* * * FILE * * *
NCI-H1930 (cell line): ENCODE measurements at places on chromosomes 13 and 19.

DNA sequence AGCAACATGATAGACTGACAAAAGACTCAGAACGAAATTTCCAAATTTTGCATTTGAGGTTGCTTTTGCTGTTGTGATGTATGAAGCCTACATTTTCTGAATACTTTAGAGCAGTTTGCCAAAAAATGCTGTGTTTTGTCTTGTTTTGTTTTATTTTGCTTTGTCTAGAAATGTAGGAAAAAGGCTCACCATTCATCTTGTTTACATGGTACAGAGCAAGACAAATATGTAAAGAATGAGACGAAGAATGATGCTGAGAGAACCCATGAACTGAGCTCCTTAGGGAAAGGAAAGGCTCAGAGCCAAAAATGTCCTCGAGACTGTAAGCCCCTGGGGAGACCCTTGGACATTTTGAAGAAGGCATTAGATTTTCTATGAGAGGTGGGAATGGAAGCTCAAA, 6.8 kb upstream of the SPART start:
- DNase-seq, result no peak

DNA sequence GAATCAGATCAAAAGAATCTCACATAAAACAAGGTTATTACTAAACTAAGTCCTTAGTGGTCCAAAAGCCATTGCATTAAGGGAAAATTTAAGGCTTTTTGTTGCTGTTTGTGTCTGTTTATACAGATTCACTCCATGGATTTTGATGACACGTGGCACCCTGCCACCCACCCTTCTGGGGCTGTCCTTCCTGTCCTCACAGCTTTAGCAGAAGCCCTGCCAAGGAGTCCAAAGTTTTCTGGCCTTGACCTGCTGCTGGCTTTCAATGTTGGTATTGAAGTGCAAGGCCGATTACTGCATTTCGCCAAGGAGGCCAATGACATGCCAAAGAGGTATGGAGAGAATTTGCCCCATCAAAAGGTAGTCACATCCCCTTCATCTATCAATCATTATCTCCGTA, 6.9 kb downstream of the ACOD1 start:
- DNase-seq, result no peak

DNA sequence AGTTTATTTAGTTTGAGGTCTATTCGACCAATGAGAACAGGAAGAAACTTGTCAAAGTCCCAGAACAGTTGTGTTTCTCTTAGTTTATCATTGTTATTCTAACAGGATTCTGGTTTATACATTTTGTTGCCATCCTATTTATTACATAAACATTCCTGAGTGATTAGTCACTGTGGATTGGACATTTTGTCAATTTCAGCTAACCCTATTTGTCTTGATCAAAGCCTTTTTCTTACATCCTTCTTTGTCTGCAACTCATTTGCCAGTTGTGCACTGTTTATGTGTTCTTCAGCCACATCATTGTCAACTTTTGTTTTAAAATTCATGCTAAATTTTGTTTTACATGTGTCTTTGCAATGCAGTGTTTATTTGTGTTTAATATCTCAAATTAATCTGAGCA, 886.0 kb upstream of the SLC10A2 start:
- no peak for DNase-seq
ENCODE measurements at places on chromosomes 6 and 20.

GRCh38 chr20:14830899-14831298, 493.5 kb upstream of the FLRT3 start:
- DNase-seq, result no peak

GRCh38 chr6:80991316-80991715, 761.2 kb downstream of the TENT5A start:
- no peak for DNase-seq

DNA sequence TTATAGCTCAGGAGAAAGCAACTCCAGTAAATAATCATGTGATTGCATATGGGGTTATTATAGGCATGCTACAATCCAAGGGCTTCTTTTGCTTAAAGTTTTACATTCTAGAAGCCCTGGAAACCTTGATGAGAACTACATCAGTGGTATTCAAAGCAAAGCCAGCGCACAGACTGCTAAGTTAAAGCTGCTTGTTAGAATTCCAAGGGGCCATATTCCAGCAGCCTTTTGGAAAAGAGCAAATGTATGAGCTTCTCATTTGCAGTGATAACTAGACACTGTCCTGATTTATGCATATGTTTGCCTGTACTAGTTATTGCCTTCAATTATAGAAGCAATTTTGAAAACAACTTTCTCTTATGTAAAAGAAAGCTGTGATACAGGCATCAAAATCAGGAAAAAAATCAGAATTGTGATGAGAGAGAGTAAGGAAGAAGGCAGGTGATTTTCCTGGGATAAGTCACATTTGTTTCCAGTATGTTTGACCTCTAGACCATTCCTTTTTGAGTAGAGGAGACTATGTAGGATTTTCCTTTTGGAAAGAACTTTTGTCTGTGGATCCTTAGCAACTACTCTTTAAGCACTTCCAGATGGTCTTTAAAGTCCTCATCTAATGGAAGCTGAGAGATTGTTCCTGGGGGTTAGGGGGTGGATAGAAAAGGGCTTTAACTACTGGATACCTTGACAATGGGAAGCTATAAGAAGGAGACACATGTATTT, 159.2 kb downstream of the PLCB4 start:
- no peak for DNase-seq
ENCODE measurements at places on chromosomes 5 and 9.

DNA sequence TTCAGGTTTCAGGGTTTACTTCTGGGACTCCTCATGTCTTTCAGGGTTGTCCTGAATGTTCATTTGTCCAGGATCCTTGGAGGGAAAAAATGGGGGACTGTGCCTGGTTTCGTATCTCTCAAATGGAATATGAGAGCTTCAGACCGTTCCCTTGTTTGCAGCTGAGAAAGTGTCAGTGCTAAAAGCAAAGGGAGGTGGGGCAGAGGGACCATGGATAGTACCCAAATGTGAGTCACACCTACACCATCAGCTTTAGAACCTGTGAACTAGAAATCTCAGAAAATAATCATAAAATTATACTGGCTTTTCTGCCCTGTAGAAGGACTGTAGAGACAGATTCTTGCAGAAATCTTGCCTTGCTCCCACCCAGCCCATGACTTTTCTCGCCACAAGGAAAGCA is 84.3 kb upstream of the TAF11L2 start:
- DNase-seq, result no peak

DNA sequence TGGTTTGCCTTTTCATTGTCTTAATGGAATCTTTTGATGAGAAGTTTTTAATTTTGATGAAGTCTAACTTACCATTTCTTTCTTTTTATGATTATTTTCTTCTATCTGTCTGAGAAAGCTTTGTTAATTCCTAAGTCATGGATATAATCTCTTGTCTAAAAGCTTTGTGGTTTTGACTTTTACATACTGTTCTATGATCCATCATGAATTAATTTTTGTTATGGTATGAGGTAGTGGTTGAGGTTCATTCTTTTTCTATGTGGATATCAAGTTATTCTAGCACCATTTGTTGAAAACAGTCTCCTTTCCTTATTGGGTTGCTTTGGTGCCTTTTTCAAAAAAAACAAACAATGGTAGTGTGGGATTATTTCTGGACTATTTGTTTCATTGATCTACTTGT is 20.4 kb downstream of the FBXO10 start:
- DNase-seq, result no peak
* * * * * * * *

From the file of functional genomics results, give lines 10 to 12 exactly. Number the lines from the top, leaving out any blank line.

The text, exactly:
- DNase-seq, result no peak

GRCh38 chr6:80991316-80991715, 761.2 kb downstream of the TENT5A start:
- no peak for DNase-seq